Paper Cutter Blade

Just had my blade sharpened in my yet-to-be-named (in terms of brand) paper cutter… just not sure which way to put the blade in…

One side is angled in, the other is not… should the angle be facing me (where the stock being cut would essentially be the off-cut) or facing the stock to be cut (what will be used later…).

Thoughts from folks with a guillotine cutter in their posession?


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I have a 19 inch Challenge Advance cutter and the angled side faces the operator!

Angle side ALWAYS faces OUT, or you’d get bound up very quick with stock between the blade and clamp.

Thanks for the responses Dennis and Mike- I had thought that was the correct way, but since I didn’t take note of which way the blade was taken out, I wanted to confirm before I got myself into deep waters with an extreamly (and newly) sharpened 23in blade. Much appreciated!

btw— my blade sharpening was only $23. I’m certianly not complaining, but I wonder how a business remains running with such inexpensive services? I’ll likely not need another sharpening for quite a while (not, that is to say, assuming i’m their only client, but it’s still interesting).

We sharpen between 1 and 5 blades a week so at times it feels like we spend a fortune!

Evseidl, I have used Boston Saw and Knife for years, they are a good company, and they will pick up and deliver around the Boston area. Good Luck Dick G.

Dick—thats who I used! great folks over there!

.. awbunny: In that instance, I can completely understand!! I should have mentioned that I only have 1 cutter to deal with, and while $23 is fairly inexpensive, if I had to do this every week (of 5 at a time!!) I would be driven right to the poor house!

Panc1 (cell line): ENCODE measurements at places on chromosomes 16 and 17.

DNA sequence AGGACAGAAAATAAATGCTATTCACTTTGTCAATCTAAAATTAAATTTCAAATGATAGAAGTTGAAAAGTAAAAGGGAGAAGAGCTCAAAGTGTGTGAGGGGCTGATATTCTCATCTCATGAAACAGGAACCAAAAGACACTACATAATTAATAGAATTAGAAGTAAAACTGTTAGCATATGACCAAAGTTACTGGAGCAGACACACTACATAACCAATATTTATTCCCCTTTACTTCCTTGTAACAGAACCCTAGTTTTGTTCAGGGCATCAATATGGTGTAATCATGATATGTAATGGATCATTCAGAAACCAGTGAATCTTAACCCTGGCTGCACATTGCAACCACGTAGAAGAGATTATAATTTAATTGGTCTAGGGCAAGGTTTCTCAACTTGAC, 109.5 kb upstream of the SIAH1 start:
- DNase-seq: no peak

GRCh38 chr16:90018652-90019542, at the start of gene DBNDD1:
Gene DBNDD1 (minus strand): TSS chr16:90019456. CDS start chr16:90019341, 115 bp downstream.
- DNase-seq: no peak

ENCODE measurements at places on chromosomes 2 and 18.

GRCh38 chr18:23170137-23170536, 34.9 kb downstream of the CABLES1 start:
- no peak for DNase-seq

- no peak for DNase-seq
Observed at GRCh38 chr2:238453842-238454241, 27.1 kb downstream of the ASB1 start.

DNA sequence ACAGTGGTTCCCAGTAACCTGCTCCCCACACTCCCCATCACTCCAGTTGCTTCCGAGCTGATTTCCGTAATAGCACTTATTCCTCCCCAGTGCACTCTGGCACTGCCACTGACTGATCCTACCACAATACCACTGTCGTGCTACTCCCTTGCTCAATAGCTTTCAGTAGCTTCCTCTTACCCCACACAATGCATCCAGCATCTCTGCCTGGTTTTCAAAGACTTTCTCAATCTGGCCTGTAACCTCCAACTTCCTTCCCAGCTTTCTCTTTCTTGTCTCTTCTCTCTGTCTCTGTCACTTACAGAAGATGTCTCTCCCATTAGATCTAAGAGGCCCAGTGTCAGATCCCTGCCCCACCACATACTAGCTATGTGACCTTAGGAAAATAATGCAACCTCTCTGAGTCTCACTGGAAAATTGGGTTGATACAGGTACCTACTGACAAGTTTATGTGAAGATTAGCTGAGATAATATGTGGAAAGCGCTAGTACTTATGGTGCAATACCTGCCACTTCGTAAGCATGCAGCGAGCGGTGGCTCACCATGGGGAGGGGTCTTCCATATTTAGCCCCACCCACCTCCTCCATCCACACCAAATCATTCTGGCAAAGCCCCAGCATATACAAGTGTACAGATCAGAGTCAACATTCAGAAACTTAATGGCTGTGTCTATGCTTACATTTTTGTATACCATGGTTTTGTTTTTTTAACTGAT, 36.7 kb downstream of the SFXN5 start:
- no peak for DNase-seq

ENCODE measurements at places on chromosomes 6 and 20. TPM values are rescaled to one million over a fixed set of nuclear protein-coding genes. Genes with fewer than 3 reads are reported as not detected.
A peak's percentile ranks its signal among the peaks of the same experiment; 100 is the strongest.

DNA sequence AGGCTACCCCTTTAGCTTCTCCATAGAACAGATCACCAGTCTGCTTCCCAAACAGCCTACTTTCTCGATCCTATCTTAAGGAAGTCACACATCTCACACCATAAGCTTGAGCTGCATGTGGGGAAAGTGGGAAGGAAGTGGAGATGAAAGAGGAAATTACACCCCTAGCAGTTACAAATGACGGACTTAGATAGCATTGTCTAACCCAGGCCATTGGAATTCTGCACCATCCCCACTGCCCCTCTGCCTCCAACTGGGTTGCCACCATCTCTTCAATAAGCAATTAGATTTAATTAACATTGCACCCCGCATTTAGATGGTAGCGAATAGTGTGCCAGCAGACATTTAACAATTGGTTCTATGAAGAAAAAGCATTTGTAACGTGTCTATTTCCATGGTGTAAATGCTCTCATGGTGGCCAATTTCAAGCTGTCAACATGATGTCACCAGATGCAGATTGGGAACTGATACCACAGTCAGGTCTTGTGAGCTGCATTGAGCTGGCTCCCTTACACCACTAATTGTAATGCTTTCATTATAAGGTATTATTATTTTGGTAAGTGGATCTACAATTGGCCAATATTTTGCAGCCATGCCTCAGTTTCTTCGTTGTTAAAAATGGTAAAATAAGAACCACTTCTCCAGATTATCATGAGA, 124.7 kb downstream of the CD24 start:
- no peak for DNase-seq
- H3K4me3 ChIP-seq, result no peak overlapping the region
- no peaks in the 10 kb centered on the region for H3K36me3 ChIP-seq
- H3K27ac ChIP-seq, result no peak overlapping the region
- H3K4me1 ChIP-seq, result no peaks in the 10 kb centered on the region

Out of curiousity, I had the blade sharpened based on the comments from the seller (when I first purchased the cutter), but when she tested out the cutting function with about an inch of paper, it sliced just fine. I figured it couldn’t hurt to have it sharpened anyway…

What are some tell tale signs the blade needs to be resharpened (besides it just not cutting through paper at all, though I have to believe the force of the arm would make it at least do ‘something’)?

When your blade is dull it will still cut, but the paper could get rolled edges, stuck a little together, or the paper gets pulled away from the back gauge. I run a small one man shop, use my cutter only about 5 or 6 hours a week, i only use one or two blades a year. I once used a local guy to sharpen my knife, the edge rolled over and would not cut anything, i’ve used Boston Saw since and never had a problem, its been about 30 years. Good Luck Dick G>

any nicks down the side of the cut edge of your lift would indicate nicks in your blade. once you get the feel of the sharp blade,,,,as it dulls you will see,(and hear) as dickg points out, the blade “drawing” the lift. you can easily see this when after a cut, rejogging the stock to the backguage, it should be nice and verticle. any angle to the cut edge indicates draw… recycled “chip doard” is a menace to a cutter blade.

Time to get the blade sharpened. Anyone know a good place in Chicago to have one sharpened?

Thanks - Charles

Charles, look in the Yellow Pages under “Industrial Sharpening”. Just any old sharpening shop with grandpa putting a quick grind on lawnmower blades out back is not going to cut it. (Pardon the pun).

Also, if you have MAC Paper Co. outlet there, give them a ring and ask where they have their cutter blades done. They sharpen once a week.

Here in Jacksonville, FL Frank’s Industrial Sharpening does a fine job for us. $16.00 for a 24” blade.